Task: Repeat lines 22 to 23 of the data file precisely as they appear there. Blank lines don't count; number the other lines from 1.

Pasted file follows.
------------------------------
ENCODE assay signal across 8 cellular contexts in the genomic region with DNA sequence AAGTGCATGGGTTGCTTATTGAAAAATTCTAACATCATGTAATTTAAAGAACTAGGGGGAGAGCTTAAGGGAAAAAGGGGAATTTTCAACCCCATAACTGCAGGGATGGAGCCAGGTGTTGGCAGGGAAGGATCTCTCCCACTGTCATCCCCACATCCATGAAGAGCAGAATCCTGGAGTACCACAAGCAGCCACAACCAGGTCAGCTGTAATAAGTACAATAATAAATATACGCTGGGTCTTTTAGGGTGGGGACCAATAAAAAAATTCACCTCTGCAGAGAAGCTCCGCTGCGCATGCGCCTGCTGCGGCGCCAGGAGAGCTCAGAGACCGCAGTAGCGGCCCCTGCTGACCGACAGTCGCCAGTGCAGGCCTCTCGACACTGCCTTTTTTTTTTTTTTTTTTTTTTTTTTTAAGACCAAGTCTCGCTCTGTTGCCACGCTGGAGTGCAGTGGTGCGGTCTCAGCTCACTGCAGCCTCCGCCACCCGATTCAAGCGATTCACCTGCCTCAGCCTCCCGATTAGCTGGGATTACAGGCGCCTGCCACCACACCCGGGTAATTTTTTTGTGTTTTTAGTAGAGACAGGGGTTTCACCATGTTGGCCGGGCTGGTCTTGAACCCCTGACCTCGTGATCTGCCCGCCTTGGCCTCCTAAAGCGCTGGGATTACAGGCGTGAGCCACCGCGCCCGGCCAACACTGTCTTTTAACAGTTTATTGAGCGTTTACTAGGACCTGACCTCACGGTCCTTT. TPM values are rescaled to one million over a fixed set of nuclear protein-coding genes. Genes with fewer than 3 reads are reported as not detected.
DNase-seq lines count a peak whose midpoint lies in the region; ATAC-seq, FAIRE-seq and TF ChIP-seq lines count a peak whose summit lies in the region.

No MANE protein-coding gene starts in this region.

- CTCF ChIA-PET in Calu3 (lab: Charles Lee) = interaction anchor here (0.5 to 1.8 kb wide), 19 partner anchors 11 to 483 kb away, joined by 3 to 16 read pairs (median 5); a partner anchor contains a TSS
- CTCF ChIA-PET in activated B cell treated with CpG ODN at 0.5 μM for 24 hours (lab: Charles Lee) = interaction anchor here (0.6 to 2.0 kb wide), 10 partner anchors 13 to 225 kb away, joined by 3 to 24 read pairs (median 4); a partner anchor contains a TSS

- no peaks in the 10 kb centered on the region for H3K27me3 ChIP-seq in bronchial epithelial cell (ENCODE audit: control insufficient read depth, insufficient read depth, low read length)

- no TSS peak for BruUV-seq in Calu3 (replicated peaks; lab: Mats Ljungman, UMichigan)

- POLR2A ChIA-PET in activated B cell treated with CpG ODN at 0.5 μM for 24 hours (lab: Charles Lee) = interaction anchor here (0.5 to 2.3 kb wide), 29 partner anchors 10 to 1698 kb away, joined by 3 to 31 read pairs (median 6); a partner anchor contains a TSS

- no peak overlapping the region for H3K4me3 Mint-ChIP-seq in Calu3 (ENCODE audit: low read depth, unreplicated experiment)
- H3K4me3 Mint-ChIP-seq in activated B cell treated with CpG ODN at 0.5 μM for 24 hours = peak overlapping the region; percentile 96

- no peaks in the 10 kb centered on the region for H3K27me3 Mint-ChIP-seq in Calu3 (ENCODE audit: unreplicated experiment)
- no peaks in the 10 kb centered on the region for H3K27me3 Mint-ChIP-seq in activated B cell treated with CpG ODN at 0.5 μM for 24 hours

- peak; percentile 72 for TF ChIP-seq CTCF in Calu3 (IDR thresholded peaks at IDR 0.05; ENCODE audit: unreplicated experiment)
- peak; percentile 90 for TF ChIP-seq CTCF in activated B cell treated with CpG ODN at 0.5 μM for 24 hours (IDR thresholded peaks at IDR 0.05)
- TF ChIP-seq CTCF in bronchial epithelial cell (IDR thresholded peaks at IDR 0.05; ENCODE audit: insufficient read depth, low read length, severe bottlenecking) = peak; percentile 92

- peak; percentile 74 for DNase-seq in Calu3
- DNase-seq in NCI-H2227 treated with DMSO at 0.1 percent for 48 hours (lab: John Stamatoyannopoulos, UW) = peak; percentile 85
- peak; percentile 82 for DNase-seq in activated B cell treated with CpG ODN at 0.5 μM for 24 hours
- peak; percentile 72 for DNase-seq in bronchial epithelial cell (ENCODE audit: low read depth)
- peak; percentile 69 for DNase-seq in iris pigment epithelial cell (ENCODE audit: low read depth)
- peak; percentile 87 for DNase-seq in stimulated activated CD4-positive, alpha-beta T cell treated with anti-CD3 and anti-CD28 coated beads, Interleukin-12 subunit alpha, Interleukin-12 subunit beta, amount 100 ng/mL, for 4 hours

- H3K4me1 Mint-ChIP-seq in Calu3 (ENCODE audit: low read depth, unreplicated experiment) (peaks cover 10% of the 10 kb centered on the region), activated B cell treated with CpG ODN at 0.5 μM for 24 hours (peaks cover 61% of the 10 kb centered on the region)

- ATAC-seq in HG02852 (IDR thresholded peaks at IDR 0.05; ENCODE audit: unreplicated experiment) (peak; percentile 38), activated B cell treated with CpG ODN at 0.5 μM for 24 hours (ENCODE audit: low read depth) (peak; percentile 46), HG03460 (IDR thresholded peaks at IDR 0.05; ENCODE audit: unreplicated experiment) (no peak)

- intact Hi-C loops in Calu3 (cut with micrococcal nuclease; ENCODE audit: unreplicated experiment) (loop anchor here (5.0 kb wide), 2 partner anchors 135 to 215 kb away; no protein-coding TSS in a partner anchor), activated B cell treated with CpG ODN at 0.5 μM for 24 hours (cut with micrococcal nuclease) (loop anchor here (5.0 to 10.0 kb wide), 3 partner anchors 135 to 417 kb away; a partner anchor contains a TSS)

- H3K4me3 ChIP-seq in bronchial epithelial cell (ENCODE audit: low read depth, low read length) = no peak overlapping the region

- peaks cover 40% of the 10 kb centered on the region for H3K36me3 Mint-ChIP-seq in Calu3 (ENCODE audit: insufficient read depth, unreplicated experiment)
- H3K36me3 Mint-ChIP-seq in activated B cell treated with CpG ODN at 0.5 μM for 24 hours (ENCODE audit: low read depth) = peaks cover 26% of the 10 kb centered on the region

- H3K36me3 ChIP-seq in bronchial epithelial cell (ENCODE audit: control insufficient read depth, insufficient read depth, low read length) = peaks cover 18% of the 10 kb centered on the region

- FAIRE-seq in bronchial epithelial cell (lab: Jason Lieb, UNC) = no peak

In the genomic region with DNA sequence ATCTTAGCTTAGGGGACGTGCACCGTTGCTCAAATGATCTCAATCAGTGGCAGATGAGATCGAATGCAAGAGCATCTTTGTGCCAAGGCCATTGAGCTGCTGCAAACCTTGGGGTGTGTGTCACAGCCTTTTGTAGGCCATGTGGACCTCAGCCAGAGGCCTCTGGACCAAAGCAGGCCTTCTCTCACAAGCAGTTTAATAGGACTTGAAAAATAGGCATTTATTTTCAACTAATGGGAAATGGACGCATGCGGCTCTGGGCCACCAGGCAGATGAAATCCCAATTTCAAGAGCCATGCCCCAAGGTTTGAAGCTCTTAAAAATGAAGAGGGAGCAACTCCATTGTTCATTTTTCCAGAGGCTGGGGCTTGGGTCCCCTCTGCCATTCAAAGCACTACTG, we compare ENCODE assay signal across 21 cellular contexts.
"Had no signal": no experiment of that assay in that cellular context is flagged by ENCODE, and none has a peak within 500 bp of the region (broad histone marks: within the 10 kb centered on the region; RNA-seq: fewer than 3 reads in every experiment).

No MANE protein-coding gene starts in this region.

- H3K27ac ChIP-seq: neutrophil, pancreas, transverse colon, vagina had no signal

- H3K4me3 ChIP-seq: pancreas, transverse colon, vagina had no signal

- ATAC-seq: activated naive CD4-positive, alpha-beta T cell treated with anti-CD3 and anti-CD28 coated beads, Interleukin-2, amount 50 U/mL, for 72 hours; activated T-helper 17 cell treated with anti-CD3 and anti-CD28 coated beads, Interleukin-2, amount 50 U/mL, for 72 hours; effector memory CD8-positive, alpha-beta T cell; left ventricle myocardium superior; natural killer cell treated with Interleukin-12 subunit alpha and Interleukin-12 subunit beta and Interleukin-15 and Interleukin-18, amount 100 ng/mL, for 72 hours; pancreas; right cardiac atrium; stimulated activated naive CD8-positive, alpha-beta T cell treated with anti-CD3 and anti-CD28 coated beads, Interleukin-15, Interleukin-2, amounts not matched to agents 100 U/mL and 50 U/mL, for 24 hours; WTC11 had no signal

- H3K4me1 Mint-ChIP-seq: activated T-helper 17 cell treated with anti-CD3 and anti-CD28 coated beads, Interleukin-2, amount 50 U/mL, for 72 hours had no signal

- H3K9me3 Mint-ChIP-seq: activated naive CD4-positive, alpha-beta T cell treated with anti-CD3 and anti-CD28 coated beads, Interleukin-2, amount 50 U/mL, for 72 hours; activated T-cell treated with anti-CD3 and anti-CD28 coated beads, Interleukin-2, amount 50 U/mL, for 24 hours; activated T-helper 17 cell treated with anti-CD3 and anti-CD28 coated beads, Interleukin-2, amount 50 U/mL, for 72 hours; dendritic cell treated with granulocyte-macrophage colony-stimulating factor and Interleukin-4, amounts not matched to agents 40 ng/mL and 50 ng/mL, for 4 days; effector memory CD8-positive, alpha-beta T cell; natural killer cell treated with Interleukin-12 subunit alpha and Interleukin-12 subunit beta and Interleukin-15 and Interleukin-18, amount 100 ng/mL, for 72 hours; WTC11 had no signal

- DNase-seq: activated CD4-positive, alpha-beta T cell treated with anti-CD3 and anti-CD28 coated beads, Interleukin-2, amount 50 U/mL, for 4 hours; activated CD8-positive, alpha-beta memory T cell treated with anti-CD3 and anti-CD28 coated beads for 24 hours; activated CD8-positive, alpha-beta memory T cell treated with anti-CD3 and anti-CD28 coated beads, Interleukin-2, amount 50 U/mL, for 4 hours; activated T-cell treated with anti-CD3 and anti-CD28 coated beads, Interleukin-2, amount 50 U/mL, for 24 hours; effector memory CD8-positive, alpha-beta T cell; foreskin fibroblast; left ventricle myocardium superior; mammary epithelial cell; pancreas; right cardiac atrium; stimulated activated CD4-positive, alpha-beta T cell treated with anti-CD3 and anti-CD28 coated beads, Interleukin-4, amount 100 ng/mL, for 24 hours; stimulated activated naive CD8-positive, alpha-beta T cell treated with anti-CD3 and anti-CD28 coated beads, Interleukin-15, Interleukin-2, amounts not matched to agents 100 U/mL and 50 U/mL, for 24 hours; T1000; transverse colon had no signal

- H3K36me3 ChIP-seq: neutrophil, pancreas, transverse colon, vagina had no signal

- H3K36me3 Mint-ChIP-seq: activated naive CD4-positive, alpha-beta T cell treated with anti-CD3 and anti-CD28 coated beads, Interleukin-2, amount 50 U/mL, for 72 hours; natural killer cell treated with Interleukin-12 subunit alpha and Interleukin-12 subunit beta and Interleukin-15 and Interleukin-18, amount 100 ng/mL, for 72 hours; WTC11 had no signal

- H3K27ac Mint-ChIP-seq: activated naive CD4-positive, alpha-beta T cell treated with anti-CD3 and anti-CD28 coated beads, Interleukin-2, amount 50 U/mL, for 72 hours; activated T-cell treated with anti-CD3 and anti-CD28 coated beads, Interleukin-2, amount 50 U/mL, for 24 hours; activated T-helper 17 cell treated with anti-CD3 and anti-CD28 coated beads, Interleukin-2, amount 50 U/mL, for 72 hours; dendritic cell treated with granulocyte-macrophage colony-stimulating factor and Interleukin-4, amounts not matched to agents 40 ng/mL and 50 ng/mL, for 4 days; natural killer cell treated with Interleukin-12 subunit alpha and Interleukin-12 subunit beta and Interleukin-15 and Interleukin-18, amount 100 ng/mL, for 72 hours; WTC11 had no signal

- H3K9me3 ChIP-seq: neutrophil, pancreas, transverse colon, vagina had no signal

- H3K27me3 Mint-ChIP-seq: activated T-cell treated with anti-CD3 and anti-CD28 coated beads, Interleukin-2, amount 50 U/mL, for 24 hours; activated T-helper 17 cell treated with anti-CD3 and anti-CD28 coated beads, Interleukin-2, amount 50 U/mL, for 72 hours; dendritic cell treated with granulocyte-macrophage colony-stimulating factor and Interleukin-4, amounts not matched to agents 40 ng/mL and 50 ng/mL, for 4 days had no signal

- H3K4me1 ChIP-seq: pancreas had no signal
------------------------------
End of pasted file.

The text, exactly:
- H3K4me1 Mint-ChIP-seq in Calu3 (ENCODE audit: low read depth, unreplicated experiment) (peaks cover 10% of the 10 kb centered on the region), activated B cell treated with CpG ODN at 0.5 μM for 24 hours (peaks cover 61% of the 10 kb centered on the region)

- ATAC-seq in HG02852 (IDR thresholded peaks at IDR 0.05; ENCODE audit: unreplicated experiment) (peak; percentile 38), activated B cell treated with CpG ODN at 0.5 μM for 24 hours (ENCODE audit: low read depth) (peak; percentile 46), HG03460 (IDR thresholded peaks at IDR 0.05; ENCODE audit: unreplicated experiment) (no peak)